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Above: Girl’s Generation wear hanboks to wish their fans a happy Chuseok – the Korean Fall harvest festival.

Saying saranghaeyo (‘I love you’ in Korean) and other random Korean phrases in a conversation that is not in Korean, is a bastardization of the Korean language. Treating clothes like hanboks as any other piece of clothing is disrespectful because they have a lot of significance and history in Korean culture. Both these actions reduce parts of Korean culture to accessories used to look cultured.

I’m sure there are equivalents of saranghaeyo and other Korean words in your local language – use them instead! If you really do love the Korean language, take a Korean class and ask natives if you can practice with them. Wear hanboks and other culturally significant clothing only if a Korean friend has invited you. Don’t reduce Korean culture to an accessory!

Step 2: Stop Fetishizing

After accessorizing, Koreaboos start gushing about Korean people and how beautiful they are. There are so many K-Pop fans who, after getting into K-Pop, suddenly start crushing on or wanting to date every Korean boy or girl they see just because they’re Korean. Sometimes the boy or girl doesn’t even have to be Korean, they just have to be East-Asian.

Koreaboos also start wishing they could move to Korea, or that they were Korean, just so they can date Korean people. I’ve – and I shudder as I type this – read many stories where Koreaboos have followed people around just because they are Korean, or have gone to Chinatown/Koreatown in their cities to ask out Korean/East-Asian people.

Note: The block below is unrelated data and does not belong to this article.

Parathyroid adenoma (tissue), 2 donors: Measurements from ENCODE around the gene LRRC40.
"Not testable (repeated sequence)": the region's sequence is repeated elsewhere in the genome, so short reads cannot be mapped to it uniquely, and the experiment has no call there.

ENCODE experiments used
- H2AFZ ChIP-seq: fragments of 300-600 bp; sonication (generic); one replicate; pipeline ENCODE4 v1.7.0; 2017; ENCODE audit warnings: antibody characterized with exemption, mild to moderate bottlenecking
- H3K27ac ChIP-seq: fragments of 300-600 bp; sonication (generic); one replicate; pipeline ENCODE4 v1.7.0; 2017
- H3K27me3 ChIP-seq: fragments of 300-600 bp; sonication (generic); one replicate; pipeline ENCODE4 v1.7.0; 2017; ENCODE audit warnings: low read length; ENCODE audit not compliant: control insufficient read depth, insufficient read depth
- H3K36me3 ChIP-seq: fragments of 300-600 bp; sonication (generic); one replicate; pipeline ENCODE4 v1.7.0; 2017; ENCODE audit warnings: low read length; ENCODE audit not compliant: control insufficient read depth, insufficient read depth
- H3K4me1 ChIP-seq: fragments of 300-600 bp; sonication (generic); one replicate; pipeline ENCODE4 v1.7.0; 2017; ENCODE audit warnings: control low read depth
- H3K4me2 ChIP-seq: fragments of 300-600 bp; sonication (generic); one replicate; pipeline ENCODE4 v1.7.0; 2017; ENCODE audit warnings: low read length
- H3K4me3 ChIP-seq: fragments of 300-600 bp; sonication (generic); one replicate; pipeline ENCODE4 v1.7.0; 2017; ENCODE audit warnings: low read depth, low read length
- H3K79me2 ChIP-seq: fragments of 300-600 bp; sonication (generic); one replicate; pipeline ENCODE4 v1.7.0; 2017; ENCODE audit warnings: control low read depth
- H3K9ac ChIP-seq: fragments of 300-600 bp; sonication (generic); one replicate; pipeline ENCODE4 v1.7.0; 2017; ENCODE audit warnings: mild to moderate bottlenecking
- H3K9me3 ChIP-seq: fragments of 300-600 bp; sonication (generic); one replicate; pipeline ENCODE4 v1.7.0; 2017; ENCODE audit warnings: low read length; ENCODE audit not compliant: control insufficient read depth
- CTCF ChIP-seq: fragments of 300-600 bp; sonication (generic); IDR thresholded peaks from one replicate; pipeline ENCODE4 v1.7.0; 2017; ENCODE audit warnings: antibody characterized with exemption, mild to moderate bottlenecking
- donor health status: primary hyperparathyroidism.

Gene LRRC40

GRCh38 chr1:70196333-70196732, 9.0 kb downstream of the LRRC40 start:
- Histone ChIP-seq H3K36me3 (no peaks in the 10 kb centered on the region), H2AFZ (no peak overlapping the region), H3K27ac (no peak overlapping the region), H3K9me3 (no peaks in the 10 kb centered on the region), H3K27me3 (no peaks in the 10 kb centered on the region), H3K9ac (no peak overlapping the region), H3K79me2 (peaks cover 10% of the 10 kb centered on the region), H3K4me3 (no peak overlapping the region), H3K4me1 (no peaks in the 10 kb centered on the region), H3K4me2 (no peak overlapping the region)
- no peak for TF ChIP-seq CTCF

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Above: A search on amazon.com shows that there are numerous books that guide people to get Asian girlfriends and marry them. Creepy, to say the least.

This is called fetishizing and is just gross. There is no justification for wanting to date somebody only because they belong to a particular race/country.

If you find yourself wanting to approach a person of Korean/East-Asian descent, first ask yourself why you want to date them? If the only reason is that they’re Asian/Korean, stop! Go home! Learn to like people for who they are instead of the preconceived image you have of them in your head because they’re Korean/East-Asian!

Step 3: Start Realizing

Koreaboos often defend their cultural appropriation by claiming that they only do these things because they “love Korean culture and Korean people so much!”

Despite their love of Korean culture, however, Koreaboos never speak about the issues that affect Korean and East-Asian people when there are so many to choose from.

The desexualization of Asian men in North America, the ‘timid-schoolgirl’, ‘dragon-lady’, and  ‘geisha-girl’ fetishization and exoticization of Asian women, the ‘model-minority’ myth, Hollywood’s constant whitewashing of Asian characters, and the damaging ‘they all look the same’ narrative – among other harmful stereotypes – are all very pressing issues that Asians face. According to Koreaboos though, Asians have perfect lives!

Image result for death note netflix
Above: Netflix’s Death Note, based on a Japanese manga, series is one of the many Hollywood movies this year that has whitewashed Asian characters for no justifiable reason other than Asian stars not being ‘bankable’

Koreaboos  – and cultural appropriators in general – want all the good parts of the culture, and none of the bad ones.

Koreaboos need to start realizing that if they want to immerse themselves in a culture, they have to embrace the problems and issues of the culture, too. They have to be an ally and amplify cultural voices because this is not kindergarten – they can’t just lick the icing off a cupcake and then throw the cupcake away.

As I mentioned earlier in this post, there is a fine line between cultural appropriation and appreciation, and the line is made up of a person’s intentions and attitudes.

If someone tells you that your actions are offensive towards their culture, don’t brush them off. Listen to them. It is important to know if you are doing something hurtful so you can check yourself before you wreck yourself.